LENDERS - Posted by ruben echevarria

Posted by garrison on March 09, 2002 at 22:41:10:

a sub prime lender lends to individuals who have less than perfect credit (maybe to much debt, to little credit history, a history of late payments, etc…)

a hard money lender will also lend to people who have less than perfect credit but are often more interested in the property and making sure they can get their money out if necessary… a hardmoney lender is a short-term solution that often offers between 1-5 year balloons, 15% interest only payments, and charges between 1-5 points upfront.

once a hardmoney lenders balloon is due you are either to arrange a refinance of the property or to have had the property sold by this time.

good luck

LENDERS - Posted by ruben echevarria

Posted by ruben echevarria on March 08, 2002 at 22:22:47:


Re: LENDERS - Posted by Graywolf

Posted by Graywolf on March 10, 2002 at 22:18:26:

Dear Ruben:

There is a definite difference by and between sub-prime lenders and hard-money lenders. Although most people associate sub-prime lenders with bad credit situations, this is not always the case. Non-conforming sub-prime lenders are not restricted by the rules of Freddie Mac and Fannie Mae. That is why they can do deals for people with bad credit, however, these types of lenders offer a great deal of flexibility when it comes to terms and conditions and are great when it comes to creative financing whether you have bad credit or not. Hard-money lenders are an entirely different story. You must use caution when selecting a hard-money lender. There are many private lenders calling themselves hard-money lenders in order to justify charging super high interest rates and big points up front. The typical terms and conditions of a hard-money lender would be 8-12 points up-front and 14-18% interest and I can assure you at 14-18% interest they will be more than happy to allow you to roll your points into the loan. Typically they want to see a deal at a maximum of 65% LTV. This is NOT a credit score driven product. The one sure fire way to tell the difference between a private lender and a hard-money lender is if the lender wants to see your credit. If the lenders wants to see your credit, you will know the lender is a private lender or investor. I know of a lender, here in Chicago, that will go up to 75% LTV on the after repair value of the property. Interest rate is just above 10% and typically charges 10 points on the deal with no money down. However, you must have a 600 credit score. So do yourself a favor and do your homework so that you don’t get suckered by some of these private investors or lenders who call themselves hard-money lenders. Talk with as many mortgage brokers in your area as you can. I’m sure you will find one who is worth working with.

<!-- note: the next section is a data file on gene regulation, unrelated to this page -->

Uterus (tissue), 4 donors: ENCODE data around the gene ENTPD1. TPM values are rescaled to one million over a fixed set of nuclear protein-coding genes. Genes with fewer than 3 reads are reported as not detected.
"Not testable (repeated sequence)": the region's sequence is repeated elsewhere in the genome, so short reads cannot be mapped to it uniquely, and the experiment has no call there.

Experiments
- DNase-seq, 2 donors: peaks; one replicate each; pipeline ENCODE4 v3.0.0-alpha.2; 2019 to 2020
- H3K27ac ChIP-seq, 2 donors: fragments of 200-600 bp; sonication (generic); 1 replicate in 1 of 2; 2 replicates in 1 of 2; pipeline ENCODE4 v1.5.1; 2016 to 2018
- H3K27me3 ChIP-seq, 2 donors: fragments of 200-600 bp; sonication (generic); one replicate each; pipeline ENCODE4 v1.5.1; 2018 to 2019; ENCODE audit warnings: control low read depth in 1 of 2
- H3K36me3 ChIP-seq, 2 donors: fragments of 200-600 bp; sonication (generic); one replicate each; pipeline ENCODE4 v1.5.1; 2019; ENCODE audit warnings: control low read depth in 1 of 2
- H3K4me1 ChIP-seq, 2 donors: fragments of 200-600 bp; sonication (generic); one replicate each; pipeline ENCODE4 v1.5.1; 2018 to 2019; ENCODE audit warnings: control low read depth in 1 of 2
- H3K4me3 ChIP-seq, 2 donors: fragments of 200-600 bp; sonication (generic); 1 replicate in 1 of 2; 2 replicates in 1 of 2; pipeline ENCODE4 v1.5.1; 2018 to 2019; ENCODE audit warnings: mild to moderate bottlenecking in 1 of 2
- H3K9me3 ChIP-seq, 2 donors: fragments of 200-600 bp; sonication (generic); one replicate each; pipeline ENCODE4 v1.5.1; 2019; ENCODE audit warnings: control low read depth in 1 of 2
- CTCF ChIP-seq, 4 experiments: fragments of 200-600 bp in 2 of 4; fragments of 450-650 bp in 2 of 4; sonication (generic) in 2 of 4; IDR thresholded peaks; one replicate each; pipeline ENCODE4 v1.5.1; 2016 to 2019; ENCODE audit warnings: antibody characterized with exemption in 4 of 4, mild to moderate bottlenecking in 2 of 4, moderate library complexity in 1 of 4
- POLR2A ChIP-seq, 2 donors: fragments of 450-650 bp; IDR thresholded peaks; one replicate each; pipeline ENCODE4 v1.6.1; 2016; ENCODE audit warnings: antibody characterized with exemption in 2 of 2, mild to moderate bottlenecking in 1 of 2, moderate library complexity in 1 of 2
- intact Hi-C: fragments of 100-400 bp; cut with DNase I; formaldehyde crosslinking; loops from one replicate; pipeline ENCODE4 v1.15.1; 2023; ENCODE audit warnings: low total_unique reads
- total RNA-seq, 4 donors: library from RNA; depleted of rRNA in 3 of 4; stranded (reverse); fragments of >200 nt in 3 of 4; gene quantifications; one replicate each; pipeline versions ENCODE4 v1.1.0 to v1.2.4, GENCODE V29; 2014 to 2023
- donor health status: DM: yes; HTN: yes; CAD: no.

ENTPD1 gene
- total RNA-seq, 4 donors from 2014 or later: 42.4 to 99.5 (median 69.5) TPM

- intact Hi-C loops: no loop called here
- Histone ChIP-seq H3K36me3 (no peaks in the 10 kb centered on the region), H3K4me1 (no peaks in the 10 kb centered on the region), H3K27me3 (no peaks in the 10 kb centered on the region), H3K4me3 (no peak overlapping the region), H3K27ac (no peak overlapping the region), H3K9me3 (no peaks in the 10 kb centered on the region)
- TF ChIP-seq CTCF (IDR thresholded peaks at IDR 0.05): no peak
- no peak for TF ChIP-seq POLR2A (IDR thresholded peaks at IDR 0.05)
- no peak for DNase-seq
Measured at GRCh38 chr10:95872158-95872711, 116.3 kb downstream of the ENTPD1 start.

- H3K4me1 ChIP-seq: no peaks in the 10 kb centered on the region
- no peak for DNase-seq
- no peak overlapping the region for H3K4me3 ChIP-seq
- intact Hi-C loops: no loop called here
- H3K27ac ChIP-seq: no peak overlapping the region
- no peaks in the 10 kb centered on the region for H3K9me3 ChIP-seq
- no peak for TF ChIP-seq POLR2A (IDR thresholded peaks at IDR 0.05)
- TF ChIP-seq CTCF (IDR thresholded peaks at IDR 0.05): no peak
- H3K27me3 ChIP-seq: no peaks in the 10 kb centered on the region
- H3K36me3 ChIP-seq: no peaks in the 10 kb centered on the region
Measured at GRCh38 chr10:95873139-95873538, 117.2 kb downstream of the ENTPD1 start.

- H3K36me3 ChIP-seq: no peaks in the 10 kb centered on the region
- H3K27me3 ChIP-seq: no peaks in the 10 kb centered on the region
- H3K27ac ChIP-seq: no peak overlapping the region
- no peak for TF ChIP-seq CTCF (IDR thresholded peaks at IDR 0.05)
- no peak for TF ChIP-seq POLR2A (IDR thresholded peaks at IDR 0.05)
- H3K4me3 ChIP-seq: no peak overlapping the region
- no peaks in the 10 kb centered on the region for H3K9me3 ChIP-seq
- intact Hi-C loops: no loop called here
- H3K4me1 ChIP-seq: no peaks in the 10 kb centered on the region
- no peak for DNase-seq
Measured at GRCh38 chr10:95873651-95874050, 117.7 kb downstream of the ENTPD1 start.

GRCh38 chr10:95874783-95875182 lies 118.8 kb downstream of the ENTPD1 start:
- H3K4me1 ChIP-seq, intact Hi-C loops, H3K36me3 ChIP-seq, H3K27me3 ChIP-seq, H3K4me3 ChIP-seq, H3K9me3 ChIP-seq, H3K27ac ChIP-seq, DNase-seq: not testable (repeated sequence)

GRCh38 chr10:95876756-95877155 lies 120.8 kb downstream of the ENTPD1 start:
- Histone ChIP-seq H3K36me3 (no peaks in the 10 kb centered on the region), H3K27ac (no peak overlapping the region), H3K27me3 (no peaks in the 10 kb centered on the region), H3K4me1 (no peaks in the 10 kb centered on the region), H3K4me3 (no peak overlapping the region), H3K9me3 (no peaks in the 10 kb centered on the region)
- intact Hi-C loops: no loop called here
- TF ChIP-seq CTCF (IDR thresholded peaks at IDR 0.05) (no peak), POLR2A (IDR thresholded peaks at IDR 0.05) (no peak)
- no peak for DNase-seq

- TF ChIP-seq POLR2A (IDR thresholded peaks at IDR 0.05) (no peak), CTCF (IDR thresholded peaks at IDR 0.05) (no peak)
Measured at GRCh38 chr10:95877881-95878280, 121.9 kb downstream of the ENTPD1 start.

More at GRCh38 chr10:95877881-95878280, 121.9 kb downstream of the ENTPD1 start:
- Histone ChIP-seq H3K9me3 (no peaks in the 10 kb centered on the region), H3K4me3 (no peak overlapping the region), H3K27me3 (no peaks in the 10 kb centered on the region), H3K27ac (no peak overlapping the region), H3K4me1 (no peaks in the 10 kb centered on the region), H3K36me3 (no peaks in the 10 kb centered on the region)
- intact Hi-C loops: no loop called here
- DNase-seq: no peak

Good Luck. Safe investing.